Thad had a different way of getting the swing to go over the bar, so when he failed his first try, Robby tried the new method, and succeeded. I was finally free to swing without the snow on the ground interfering.

It was just like it had been over the summer, only so different. I can’t believe I sat on the same exact swing over the summer without knowing whose backyard I was practically in; without knowing that I would soon fall hard for the boy who lives in that yellow house. Because I am falling. Hard. And I know that once I’ve fallen all the way, he’ll be there to catch me so I don’t smash into a million pieces upon welcoming the ground with my body. He’ll be there to keep me safe as he has been doing for the past month and a half of my life. Since that night he stopped my tears and made me laugh. Since that night, I realized that there was something special about him.

After I got too high up for him to push me anymore, I looked at the tree whose leaves I had kicked over the summer. Things had definitely changed, but it was a beautiful change. The cold air pierced my exposed hands and bit into them, giving them more sore and dry cracks, but I didn’t care. It felt so good to swing after months of not having the chance to.

I slowed down, and he greeted me with a kiss. That’s the best greeting I could have asked for. It showed that I had left one dreamland and entered another one.

We trudged through the snow again, holding hands and looking up at the stars. It’s a beautiful thing. But then again, everything has been beautiful lately. To me, anyway.

The end

Today is over. It came and went. Everything that I predicted came true, but there were also a few twists.

I woke up at ten o’clock, just like any other gorgeous summer morning. I rolled around on my bed for a little while before I decided that it really was time to get up. No use wasting the day, right?

The sky today was crystal clear, as was yesterday and the day before that and the day before that. Absolutely no clouds in sight. I wallowed around the house, munching a bowl full of Cinnamon Toast Crunch and looking out the window. I finally stepped outside at one o’clock to get my hair cut.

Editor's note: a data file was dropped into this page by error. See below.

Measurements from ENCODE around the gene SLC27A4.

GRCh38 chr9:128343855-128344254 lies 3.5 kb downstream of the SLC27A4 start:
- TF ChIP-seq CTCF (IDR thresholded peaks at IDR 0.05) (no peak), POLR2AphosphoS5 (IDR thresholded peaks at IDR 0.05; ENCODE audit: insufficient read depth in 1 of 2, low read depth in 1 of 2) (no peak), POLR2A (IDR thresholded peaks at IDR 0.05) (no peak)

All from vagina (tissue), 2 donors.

I walked out of The Chop Shop (local hair place – run by a family friend) a whole new person, my hair shorter and more wild with curls. Of course, I had to ruin it by putting it into tiny little piggy tails for cross country practice.

Practice was hell. H-E-double-hockey sticks. We ran over to Prison Hill, and did hill repeats… In the blistering heat. We did six and then my friend and I ran back to the school together with our shirts lifted up, trying to catch even the slightest hint of a breeze.

I got home and took a dip in the pool (which was FREEZING), and then made breffast fo’ dinna. I barely had enough energy to enjoy the meal I had made, I was so wiped out from practice.

As promised, after dinner my mother drove me to the gravel pit to get a good view of the sun drowning in the sky. We had a hard time getting a good view without burning our eyes out of our sockets, but we eventually settled in and watched the sun disappear.

Now, here I am. My tummy is full, my body is tired, and my eyes are droopy with sleepiness. My hair is wild, my nails are perfectly groomed and polished, and my eyebrows have been plucked to perfection (by who else but moi?). My mother is talking on the phone behind me, I hear the sounds of the TV displaying baseball in the next room, watched by who else but my baseball-crazed dad. I can hear the movie my brother is watching from here because of the insane surround sound system he hooked up. I am tired, and there are noises all around me. I am so glad that I actually did keep my promise and watch the sunset, but now, all I want to do is curl up with a book and read until I am cross-eyed. My body is tired, and I am ready to retire to my bedroom where I will greet the new day. My friend instant messaged me and asked me if I am ready for hell tomorrow. I guess I will have to live through a day and decide whether this year will be hell or not. As of now, I really cannot judge.

Quote of the day:

“When it rains, it fricken pours!”